Cartridge belts aren't as common, or perhaps not as commonly used today, but they still are a very handy and relatively compact way to have accessible ammo for your gun. I keep a belt of 30-30 cartridges with my carbine in my truck, another hanging by the door, and several boxes of ammo close by with each for spares. Same for my most used pistols. I walk every day some. I like being able to grab the belt rig for the pistol, and/or the belt for the carbine on the way out the door, to walk, go to town, or whatever. I keep a few light loads for skunks, snakes or grouse, as well as regular full power loads in the belts.

    Ive had this belt since about 82 or 83. Its been loaded since I got it. It was a 44, but eventually stretched out enough that it became a 45 colt belt. Its ben restitched 2 or 3 times. For a cheap belt its held up fairly well. The holster is only a few years old, it hasn't acquired much character yet.

    IMG_5853.jpg
     
    Last edited: Dec 14, 2016
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  12. Dog Soldier
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    They existed no argument there. But working "Drovers" did not wear these bullet laden belts on the range. The Cowboy rigs are mostly Hollywood creations. There were some rodeo "Parade" gun fighters that wore these in the 1930-1950s. But as they say when the Legends become facts, stay with the Legends.:)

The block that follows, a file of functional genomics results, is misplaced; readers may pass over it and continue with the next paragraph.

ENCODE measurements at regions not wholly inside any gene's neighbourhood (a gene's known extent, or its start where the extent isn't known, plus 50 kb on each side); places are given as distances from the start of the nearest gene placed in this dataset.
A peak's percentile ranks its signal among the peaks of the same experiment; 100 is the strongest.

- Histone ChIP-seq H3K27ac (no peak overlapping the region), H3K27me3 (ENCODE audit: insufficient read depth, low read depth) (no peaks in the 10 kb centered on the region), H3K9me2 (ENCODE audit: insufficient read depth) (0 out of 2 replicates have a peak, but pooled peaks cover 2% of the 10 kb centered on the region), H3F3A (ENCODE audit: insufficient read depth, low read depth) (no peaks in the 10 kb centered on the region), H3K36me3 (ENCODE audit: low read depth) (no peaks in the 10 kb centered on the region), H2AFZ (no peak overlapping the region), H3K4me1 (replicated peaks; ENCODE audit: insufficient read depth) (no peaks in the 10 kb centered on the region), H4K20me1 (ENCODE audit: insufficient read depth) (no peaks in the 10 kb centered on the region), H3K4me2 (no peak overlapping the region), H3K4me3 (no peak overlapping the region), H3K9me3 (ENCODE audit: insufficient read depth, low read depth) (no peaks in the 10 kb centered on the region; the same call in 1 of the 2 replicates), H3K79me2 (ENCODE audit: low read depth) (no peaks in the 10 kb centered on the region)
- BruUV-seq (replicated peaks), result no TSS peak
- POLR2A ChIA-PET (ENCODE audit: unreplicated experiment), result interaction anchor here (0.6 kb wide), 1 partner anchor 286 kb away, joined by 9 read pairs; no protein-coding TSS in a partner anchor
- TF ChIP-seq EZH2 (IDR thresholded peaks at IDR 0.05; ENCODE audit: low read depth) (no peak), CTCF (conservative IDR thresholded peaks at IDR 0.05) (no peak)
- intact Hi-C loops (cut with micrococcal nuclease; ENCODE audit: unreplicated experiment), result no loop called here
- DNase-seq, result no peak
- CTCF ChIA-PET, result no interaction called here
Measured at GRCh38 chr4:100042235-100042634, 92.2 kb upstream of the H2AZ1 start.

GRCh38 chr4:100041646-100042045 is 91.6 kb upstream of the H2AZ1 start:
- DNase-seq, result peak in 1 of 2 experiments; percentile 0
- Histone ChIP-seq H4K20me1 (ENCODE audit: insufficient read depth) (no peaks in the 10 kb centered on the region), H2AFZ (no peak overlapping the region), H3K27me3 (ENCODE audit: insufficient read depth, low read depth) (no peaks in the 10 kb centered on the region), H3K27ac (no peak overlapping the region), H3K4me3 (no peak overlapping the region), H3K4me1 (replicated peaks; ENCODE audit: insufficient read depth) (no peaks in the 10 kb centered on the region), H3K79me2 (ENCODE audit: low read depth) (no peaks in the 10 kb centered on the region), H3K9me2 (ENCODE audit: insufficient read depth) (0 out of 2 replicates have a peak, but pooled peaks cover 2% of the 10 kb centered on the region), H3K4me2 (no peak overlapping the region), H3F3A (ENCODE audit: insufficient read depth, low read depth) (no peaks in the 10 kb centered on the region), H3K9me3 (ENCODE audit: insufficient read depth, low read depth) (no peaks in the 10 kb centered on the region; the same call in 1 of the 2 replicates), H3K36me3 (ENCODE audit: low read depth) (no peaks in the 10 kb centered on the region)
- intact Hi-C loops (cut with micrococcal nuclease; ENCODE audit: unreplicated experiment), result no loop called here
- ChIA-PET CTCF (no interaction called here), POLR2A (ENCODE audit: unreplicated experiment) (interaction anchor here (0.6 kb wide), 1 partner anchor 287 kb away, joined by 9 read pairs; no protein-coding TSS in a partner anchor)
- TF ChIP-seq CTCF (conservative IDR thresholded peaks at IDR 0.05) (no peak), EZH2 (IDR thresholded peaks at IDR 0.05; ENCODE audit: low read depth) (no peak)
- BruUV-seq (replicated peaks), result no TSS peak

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  13. Malamute

    Malamute Member

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    I think it was likely similar to now, some folks just feel naked or unprepared (or undressed) without a gun, some just don't really care that much but may carry if they think it may be needed, or its a part time thing or whatever.
     
  14. Bullseye
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    I am one of those rodeo "Parade" gun fighters I suppose. :)
    My 18 nickel cartridges I removed were easily wiped off with a paper towel in a couple minutes.
    So, for me it's nickel cartridges in leather gunbelt loops.
     
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  15. Dog Soldier
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    Now that is a solid fact. I carry a Colt 1911 SS .38 Super in a Yaqui slide. My street belts are made at the saddle shop with a harness/roller buckle on skirt leather. I never leave home with out my pipe and the Colt .38 Super.:thumbup:
     
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  16. Dog Soldier